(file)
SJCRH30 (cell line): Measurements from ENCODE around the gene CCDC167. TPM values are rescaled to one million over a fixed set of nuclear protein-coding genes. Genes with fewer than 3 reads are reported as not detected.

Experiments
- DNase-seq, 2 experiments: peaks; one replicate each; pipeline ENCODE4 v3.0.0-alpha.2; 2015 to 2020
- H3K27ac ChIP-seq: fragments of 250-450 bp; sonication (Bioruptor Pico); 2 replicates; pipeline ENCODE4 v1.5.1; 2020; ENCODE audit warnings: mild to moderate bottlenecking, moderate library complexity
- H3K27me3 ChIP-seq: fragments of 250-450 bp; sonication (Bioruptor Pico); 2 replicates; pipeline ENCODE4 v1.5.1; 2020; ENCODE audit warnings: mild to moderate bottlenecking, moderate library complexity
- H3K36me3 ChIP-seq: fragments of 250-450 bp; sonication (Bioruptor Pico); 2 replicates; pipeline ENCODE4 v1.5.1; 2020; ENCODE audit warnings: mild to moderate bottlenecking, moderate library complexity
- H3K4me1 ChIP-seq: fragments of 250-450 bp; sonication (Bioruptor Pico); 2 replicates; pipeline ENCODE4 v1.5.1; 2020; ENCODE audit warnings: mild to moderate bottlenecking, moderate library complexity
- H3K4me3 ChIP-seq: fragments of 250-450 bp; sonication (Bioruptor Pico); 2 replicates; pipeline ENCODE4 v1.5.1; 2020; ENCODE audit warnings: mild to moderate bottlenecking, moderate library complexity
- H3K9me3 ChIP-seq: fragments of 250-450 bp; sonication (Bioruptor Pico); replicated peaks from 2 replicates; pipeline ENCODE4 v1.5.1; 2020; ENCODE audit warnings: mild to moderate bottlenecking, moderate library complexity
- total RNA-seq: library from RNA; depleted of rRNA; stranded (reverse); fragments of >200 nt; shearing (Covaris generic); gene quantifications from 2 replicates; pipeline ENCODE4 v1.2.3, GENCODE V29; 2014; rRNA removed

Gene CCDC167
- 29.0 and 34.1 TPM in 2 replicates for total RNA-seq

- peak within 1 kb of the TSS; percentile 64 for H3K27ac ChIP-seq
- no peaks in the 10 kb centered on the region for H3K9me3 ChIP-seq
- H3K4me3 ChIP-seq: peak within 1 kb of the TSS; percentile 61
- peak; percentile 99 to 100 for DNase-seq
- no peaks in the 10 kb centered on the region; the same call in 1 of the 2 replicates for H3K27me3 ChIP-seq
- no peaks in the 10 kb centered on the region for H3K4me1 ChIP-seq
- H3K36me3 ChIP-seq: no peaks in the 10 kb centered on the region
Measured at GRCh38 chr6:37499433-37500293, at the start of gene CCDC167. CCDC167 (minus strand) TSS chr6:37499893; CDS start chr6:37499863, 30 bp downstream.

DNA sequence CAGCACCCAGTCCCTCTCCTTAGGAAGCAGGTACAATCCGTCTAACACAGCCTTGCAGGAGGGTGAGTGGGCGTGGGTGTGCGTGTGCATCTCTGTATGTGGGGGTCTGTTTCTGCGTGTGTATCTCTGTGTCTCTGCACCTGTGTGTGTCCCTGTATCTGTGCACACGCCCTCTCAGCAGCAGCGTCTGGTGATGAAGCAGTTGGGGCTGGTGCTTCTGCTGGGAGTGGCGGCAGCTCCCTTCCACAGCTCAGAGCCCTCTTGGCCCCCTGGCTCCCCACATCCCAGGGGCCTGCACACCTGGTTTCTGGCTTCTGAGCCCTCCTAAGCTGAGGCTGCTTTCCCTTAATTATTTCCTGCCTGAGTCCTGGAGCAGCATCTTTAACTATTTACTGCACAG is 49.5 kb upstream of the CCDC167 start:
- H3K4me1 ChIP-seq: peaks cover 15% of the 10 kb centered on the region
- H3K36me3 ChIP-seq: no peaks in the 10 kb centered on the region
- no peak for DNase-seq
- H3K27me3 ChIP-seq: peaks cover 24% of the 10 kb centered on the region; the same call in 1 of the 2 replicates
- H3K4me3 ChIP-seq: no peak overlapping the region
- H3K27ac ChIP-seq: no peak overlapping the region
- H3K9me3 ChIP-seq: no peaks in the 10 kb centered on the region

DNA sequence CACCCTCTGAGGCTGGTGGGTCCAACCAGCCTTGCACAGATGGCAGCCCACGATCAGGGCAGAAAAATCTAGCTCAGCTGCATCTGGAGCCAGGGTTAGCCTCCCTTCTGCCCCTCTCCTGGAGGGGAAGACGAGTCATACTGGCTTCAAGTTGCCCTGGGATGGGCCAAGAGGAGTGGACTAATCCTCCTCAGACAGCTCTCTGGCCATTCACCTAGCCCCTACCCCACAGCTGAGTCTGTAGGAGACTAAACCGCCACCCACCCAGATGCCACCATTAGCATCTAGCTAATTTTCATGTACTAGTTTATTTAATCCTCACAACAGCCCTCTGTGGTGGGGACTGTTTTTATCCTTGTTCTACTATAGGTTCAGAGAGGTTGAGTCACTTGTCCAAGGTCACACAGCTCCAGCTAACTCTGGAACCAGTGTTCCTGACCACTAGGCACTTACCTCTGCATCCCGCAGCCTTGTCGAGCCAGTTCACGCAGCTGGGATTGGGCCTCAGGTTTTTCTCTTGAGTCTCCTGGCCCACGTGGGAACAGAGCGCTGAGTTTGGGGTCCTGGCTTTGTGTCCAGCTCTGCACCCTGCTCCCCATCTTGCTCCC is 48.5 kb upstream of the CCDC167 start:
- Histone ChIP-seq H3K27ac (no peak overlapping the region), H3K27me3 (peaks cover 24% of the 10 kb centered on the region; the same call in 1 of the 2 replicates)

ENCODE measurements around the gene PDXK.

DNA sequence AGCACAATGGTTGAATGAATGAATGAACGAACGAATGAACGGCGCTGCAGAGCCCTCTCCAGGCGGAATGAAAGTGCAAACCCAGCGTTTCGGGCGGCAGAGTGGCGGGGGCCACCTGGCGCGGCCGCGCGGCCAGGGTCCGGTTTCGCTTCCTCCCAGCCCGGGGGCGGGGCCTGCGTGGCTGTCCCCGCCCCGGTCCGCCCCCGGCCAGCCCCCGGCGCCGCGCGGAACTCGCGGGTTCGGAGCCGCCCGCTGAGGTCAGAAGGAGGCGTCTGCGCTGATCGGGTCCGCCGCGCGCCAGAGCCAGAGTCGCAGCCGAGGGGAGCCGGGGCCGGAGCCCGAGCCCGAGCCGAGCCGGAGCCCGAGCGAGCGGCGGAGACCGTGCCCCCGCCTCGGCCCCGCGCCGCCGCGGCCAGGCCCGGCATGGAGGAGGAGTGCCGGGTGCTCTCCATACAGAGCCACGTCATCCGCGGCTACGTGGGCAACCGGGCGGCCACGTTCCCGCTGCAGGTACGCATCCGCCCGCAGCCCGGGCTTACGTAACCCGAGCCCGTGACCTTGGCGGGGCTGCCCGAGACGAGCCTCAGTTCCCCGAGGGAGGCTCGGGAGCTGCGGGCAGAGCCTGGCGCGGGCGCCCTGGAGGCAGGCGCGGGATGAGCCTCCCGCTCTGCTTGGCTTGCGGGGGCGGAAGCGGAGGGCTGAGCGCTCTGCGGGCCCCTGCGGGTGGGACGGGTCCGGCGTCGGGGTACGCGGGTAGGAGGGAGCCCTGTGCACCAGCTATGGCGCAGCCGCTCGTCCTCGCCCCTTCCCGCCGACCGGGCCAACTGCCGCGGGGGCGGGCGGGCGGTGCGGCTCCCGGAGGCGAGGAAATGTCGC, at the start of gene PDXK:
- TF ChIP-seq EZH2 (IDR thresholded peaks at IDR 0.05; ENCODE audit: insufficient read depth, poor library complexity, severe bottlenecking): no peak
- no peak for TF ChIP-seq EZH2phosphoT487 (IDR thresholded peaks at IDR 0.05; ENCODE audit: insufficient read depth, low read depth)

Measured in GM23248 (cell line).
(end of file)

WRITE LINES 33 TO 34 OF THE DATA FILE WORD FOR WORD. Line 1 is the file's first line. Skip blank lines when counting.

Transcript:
- TF ChIP-seq EZH2 (IDR thresholded peaks at IDR 0.05; ENCODE audit: insufficient read depth, poor library complexity, severe bottlenecking): no peak
- no peak for TF ChIP-seq EZH2phosphoT487 (IDR thresholded peaks at IDR 0.05; ENCODE audit: insufficient read depth, low read depth)